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Scientists discover fast-charging lithium-ion batteries

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In recent research, scientists have discovered a high capacity that can charge in a matter of minutes. This discovery claims to improve battery performance for consumer electronics, solar grid storage, and electric vehicles.

The research was published in the Journal of Nature Communications.

A charges and discharges move between two electrodes, called an anode and a cathode. In a traditional lithium-ion battery, the anode is made of graphite, while the cathode is composed of cobalt oxide.

These materials perform well together, which is why lithium-ion batteries have become increasingly popular, but now researchers believe the function can be enhanced further.

"The way to make batteries better is to improve the materials used for the electrodes. What we are trying to do is make even better in performance," said Nikhil Koratkar,

Koratkar and his team improved the performance of batteries by substituting cobalt oxide with vanadium disulfide (VS2).

"It gives you higher density because it's light. And it gives you faster-charging capability because it's highly conductive. From those points of view, we were attracted to this material," said Koratkar.

The excitement surrounding the potential of VS2 has been growing in recent years, but until now, researchers had been challenged by its instability - characteristic that would lead to short battery life. The researchers not only established why that instability was happening but also developed a way to combat it, Koratkar said.

The team of researchers determined that insertion caused an asymmetry in the spacing between vanadium atoms, known as Peierls distortion, which was responsible for the breakup of the VS2 flakes.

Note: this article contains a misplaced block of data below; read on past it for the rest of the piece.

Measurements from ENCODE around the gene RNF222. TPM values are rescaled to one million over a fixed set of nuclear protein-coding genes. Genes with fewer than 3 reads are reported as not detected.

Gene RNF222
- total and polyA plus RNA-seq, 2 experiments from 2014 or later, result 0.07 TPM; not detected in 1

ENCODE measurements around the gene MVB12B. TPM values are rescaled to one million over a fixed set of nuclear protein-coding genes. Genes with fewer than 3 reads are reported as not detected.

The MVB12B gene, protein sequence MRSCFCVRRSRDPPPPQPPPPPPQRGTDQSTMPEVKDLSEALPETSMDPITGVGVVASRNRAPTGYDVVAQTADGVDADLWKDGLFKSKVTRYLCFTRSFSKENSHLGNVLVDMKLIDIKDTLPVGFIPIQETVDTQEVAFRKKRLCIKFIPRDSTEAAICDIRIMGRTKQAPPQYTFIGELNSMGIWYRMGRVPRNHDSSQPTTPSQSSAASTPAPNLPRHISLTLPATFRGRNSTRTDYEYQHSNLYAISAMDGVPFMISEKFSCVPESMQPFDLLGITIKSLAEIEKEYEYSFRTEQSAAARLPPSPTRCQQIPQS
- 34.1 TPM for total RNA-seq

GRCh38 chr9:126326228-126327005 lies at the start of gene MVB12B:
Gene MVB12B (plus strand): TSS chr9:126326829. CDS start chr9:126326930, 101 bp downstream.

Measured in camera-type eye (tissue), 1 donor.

They discovered that covering the flakes with a nanolayered coating of titanium disulfide (a material that does not Peierls distort), would stabilize the VS2 flakes and improve their performance within the battery.

"This was new. People hadn't realized this was the underlying cause. The TiS2 coating acts as a buffer layer. It holds the VS2 material together, providing mechanical support." Koratkar said.

Once that problem was solved, the team found that the VS2-TiS2 electrodes could operate at a high specific capacity, or store a lot of charge per unit mass.

Koratkar said that vanadium and sulfur's small size and weight allow them to deliver a high capacity and density. Their small size would also contribute to a compact battery.

When charging was done more quickly, the capacity didn't dip as significantly as it often does with other electrodes. The electrodes were able to maintain a reasonable capacity because, unlike cobalt oxide, the VS2-TiS2 material is electrically conductive, Koratkar said.

Koratkar sees multiple applications for this discovery in improving car batteries, power for portable electronics, and solar storage where high capacity is important, but increased charging speed would also be attractive.

(This story has not been edited by Business Standard staff and is auto-generated from a syndicated feed.)

First Published: Wed, April 17 2019. 18:06 IST
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